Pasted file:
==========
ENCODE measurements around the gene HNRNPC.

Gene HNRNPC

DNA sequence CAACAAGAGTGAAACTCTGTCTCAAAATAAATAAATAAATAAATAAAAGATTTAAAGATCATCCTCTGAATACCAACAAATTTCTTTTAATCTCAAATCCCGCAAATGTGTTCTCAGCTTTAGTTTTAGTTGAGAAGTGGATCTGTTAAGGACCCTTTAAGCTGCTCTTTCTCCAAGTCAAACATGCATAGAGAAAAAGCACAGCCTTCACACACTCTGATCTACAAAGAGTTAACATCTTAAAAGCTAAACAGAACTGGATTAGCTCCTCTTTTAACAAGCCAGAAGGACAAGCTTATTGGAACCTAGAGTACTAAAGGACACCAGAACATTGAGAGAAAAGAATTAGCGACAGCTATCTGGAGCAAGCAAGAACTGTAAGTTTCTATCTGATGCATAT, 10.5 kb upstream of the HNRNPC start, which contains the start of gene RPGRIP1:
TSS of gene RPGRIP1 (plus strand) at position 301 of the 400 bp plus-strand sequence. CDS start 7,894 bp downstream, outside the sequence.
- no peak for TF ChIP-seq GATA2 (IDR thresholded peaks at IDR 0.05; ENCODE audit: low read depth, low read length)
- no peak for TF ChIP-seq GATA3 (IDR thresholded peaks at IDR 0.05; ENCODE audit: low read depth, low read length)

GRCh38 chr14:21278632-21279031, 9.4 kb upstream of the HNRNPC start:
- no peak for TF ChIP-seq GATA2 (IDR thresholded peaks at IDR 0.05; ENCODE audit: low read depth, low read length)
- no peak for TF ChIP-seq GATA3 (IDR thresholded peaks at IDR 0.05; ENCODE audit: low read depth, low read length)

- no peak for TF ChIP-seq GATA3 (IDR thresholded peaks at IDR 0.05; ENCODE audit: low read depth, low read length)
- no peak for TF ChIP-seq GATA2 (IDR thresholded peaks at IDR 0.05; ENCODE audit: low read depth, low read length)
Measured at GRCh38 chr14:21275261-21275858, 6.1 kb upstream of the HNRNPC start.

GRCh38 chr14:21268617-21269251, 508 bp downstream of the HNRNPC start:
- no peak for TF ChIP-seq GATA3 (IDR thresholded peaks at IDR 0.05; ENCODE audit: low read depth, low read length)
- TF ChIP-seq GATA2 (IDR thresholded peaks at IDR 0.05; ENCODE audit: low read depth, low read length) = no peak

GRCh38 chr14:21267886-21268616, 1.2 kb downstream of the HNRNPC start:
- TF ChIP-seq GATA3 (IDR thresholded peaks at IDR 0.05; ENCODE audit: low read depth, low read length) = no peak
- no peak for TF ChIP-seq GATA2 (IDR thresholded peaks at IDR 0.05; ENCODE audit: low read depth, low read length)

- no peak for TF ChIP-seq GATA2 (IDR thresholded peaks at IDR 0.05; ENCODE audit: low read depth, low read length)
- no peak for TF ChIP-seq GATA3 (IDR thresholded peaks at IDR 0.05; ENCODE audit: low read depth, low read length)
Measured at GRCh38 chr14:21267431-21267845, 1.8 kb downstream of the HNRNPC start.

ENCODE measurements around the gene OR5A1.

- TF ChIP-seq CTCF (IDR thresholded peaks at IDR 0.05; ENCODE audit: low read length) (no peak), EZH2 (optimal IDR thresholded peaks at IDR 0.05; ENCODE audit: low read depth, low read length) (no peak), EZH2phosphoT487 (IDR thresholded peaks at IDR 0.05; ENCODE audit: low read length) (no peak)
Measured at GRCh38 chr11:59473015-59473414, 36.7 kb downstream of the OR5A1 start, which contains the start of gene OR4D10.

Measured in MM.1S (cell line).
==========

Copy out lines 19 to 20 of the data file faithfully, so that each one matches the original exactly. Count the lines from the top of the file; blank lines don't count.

- no peak for TF ChIP-seq GATA2 (IDR thresholded peaks at IDR 0.05; ENCODE audit: low read depth, low read length)
- no peak for TF ChIP-seq GATA3 (IDR thresholded peaks at IDR 0.05; ENCODE audit: low read depth, low read length)